c. Braintree Uses Bedrock's TMS

         Villalobos made the decision that Braintree would begin purchasing Bedrock's transportation logistics services, including use of its TMS. Bedrock's Mot. Summ. J. on Braintree's Claims Ex. 1 (Villalobos Dep.) 79:2-7 [#128-2]. When asked how he reached this decision, Villalobos testified that, in his view, “[a]t the time what they proposed was pretty attractive . . . . ” Id. Further, Villalobos testified that Bedrock's TMS was easy to use. Id. at 79:11-17. Villalobos also testified that he decided Braintree should use Bedrock as its transportation broker before Bedrock proposed any pricing, and therefore before Villalobos could determine whether Bedrock was providing better pricing than its competitors. Id. at 79:18-23. Ultimately, Bedrock provided its proposed pricing, and Villalobos determined that it was “competitive.” Id. at 80:3.

         To use Bedrock's TMS software, Villalobos inputted the destination zip code of a shipment, the weight, and the number of pieces or pallets, and then clicked next on the screen. Bedrock's Mot. Summ. J. on Braintree's Claims Ex. 1 (Villalobos Dep.) 18:3-8 [#128-2]. The TMS then provided a list of rates from the carriers with whom Bedrock had contracted. Id. at 18:9-11. Villalobos selected from this list which carrier Braintree would use for a specific shipment. Id. at 18:12-14. Villalobos was the only Braintree employee who used the TMS software. Bedrock's Resps. to Braintree's Add'l SOF ¶ 23 [#158].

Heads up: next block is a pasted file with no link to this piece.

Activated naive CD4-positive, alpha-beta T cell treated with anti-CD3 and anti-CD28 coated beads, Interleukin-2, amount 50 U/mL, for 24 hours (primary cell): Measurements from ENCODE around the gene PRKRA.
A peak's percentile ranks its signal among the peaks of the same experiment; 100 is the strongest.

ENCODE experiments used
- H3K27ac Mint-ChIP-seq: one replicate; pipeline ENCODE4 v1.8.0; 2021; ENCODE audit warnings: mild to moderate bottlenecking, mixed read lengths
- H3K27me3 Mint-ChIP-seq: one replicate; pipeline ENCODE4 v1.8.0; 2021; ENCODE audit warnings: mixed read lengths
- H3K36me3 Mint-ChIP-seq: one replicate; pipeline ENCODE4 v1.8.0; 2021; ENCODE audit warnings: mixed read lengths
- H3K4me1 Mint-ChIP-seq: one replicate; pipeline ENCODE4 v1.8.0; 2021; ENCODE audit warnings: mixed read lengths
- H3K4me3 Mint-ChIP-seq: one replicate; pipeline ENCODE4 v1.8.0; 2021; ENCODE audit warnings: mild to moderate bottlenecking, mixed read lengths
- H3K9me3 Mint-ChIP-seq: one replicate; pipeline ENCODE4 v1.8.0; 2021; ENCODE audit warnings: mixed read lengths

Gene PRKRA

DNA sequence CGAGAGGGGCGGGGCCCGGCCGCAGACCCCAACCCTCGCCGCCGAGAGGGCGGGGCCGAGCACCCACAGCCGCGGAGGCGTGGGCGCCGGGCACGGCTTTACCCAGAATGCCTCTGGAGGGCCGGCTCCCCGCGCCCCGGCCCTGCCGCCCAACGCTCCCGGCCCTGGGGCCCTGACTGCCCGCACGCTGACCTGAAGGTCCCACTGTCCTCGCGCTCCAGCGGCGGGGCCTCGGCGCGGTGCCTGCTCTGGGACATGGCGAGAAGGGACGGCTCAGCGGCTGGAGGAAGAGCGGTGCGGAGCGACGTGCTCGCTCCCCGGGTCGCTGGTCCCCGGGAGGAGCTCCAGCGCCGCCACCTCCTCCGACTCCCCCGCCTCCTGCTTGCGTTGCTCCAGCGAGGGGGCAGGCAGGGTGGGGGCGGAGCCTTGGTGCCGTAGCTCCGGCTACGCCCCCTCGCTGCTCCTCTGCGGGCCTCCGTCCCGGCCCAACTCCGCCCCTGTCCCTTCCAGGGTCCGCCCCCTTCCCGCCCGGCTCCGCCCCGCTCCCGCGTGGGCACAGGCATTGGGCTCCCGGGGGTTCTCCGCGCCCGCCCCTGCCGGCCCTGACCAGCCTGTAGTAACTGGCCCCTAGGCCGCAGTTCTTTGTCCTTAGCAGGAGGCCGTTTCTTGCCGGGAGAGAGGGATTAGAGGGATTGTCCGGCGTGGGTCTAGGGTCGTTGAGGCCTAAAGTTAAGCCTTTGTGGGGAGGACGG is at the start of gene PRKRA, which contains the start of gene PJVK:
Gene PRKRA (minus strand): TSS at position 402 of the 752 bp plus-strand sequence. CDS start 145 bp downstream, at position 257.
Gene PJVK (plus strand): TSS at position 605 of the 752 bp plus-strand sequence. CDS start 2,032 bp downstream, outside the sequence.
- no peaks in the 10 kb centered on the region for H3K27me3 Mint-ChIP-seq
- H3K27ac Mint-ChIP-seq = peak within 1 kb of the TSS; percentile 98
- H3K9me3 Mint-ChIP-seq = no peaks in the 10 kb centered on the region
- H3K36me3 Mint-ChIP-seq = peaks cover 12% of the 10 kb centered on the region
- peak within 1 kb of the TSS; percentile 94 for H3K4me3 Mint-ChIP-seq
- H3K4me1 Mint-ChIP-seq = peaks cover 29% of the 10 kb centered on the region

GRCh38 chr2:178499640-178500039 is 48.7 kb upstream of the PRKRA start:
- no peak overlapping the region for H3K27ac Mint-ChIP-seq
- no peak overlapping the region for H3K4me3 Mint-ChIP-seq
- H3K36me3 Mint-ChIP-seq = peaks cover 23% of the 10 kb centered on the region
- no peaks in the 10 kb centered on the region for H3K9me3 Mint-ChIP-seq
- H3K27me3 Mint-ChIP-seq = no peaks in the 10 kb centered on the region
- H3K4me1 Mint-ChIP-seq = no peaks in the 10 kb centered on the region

At times, Villalobos selected carriers other than those in Bedrock's TMS. Bedrock's Mot. Summ. J. on Braintree's Claims Ex. 1 (Villalobos Dep.) 58:15-18 [#128-2]. Villalobos did so based on factors including service, pricing, customer preference, and location. Id. at 143:11-17, 144:6-11.

         Part of Villalobos' job required him to verify freight invoices sent to Braintree after completion of a shipment. As Villalobos explained, each week he compared rates listed on freight invoices to the prices displayed on the TMS. Rakhunov Decl. Ex. 6 (Villalobos Dep.) 93:3-7, 146:6-7 [#147-6]; Bedrock's Mot. Summ. J. on Braintree's Claims Ex. 1 (Villalobos Dep.) 45:2-3 [#128-2]. If the TMS displayed a rate different than that appearing on a particular invoice, Villalobos disputed that invoice. Id. at 46:16. Sometimes Bedrock assisted Braintree in such disputes. Id. at 46:17-20. Braintree General Counsel Robert Raleigh testified that freight invoices went through multiple layers of review by both Villalobos and other shipping department employees. Bedrock's Mot. Summ. J. on Braintree's Claims Ex. 5 (Raleigh Dep.) 37:10-23 [#128-6]. If approved, invoices were sent to accounts payable. Id.

         Villalobos was also responsible for reviewing Bedrock's pricing to ensure it was competitive. Bedrock's Mot. Summ. J. on Braintree's Claims Ex. 5 (Raleigh Dep.) 198:4-9 [#128-6]. An employee who worked under Villalobos' direction assisted him for a time. Id. at 198:10-14. However, Villalobos testified that during the period that Braintree used Bedrock as its “house carrier, ” Villalobos did not price other logistics providers to see whether they could offer a better deal to Braintree. Rakhunov Decl. Ex. 6 (Villalobos Dep.) 83:21-25 [#147-6]. At the time, Villalobos explained, he “thought that the pricing in place was very competitive, ” id. at 84:2-6, but he also acknowledged that, in continuing to use Bedrock, the payments he received from Sears were “part of” his decisionmaking. Id. at 184:16.